01 Nov Temper Tantrums: What should a parent do?
Let’s imagine a scenario together for a moment (for some this may feel more like painful memory than fantasy!) Your usually adorable 9-month old, 18-month old, or even 4-year old, is having a full-blown tantrum: arms flailing, legs akimbo, head banging on the floor; or perhaps, as Mo Williams describes in his very popular picture book Knuffle Bunny, your child’s body seems suddenly to have become “boneless.” In the awful heat of the moment, between screams of manifest distress so piercing it seems implausible they could emanate from such a small creature, you attempt to take action. But what action? You wonder – “should I just be ignoring my child’s behavior at this moment?” You harken back to a lesson from Psychology 101: “I certainly don’t want this behavior to be negatively reinforced!” “But – wait,” you think, “I am the loving parent, her rock and foundation, determined to be there unconditionally through the highs and lows. My child is in great distress — shouldn’t I attempt to soothe and calm her?” Help!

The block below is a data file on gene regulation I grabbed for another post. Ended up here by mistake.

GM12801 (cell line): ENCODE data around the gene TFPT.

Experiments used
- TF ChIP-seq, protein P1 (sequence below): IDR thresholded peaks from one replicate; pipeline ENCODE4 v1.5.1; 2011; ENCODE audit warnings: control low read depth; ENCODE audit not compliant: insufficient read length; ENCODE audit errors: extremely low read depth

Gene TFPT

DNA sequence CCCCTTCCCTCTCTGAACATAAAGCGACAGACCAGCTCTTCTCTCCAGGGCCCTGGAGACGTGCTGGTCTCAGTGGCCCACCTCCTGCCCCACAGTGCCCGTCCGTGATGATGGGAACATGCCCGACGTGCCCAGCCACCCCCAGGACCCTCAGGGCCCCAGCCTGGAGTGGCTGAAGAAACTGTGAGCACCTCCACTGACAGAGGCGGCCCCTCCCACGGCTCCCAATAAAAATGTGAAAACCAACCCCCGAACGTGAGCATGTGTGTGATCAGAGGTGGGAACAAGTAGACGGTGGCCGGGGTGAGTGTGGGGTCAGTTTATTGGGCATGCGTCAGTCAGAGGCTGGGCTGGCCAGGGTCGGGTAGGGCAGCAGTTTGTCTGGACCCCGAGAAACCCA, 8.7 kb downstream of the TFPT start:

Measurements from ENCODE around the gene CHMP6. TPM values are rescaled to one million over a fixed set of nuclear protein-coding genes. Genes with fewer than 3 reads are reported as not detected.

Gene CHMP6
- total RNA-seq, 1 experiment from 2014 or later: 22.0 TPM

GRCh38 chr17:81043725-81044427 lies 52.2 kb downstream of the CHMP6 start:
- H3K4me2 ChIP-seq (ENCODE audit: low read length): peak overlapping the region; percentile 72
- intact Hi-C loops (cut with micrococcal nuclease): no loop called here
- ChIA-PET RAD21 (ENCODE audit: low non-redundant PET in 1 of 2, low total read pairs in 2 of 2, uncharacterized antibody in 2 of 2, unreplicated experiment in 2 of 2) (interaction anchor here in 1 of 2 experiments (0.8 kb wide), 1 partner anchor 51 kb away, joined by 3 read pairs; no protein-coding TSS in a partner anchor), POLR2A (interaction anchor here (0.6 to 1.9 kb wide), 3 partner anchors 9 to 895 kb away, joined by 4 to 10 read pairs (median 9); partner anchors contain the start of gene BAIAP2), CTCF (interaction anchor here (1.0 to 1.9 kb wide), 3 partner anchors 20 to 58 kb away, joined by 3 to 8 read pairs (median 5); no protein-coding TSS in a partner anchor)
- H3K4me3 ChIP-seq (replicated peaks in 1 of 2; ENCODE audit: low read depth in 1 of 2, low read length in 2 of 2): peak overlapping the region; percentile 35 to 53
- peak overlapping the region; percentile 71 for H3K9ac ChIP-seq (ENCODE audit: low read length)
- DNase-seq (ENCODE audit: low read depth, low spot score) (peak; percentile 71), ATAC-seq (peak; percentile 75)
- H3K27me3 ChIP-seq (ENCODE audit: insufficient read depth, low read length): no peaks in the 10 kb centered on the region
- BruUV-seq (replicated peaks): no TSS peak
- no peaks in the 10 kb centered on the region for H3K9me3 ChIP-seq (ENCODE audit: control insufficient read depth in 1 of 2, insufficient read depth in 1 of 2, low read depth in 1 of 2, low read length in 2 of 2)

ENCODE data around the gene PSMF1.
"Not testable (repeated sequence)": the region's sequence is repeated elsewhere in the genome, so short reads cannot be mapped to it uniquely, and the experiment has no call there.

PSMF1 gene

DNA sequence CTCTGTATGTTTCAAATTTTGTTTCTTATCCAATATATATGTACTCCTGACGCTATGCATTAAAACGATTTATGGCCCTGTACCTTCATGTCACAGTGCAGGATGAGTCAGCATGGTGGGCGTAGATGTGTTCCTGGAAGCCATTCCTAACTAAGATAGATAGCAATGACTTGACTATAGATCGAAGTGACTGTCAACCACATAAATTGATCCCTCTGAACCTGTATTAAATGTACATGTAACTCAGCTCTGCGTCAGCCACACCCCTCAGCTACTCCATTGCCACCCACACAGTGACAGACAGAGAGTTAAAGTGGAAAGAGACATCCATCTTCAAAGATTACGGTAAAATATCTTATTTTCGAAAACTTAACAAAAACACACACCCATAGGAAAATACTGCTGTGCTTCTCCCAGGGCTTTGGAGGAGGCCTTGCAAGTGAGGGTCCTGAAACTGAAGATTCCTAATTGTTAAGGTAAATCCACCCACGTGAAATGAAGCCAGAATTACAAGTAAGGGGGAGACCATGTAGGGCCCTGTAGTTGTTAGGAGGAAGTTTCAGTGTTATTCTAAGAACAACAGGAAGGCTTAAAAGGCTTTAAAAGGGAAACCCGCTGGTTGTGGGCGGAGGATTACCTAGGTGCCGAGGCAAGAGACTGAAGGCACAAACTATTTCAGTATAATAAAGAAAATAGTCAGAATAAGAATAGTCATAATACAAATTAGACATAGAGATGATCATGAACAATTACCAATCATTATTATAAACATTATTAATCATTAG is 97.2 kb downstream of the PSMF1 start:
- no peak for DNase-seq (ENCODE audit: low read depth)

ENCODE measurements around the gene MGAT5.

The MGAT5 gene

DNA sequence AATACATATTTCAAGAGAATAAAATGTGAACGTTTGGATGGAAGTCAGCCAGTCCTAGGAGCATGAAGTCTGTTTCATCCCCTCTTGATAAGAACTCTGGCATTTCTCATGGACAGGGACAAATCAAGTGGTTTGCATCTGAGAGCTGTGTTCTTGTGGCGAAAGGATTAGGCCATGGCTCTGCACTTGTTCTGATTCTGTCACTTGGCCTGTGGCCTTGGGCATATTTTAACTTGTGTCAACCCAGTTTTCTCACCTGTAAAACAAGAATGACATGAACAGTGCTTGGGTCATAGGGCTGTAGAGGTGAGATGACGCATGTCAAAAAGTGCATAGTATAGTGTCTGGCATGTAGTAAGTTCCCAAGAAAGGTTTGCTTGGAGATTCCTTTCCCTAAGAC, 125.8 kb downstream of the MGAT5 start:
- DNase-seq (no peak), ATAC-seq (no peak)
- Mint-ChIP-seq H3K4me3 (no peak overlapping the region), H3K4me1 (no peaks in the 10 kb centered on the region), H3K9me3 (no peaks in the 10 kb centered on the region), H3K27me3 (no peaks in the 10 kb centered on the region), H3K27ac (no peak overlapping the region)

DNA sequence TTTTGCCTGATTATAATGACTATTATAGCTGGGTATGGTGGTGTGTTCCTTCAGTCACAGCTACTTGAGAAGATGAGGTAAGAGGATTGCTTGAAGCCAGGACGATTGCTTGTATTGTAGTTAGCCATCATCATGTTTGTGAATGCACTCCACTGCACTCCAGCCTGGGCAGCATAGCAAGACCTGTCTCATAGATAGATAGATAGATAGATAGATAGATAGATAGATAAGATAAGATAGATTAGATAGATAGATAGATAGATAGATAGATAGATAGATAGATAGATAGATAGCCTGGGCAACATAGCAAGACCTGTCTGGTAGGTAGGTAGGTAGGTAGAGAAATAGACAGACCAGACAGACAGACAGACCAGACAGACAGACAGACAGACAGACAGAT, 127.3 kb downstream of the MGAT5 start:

When asked in the beginning of the semester which challenging child behavior would be most helpful to discuss in class, the majority of participants voted for tantrums. Even if you haven’t yet witnessed a tantrum from your child (you almost certainly will!), take a moment before class to read this very helpful article from Zero to Five: 70 Essential Parenting Tips Based on Science. During class we’ll have time to discuss the material and to work together to problem-solve your personal, real-life scenarios.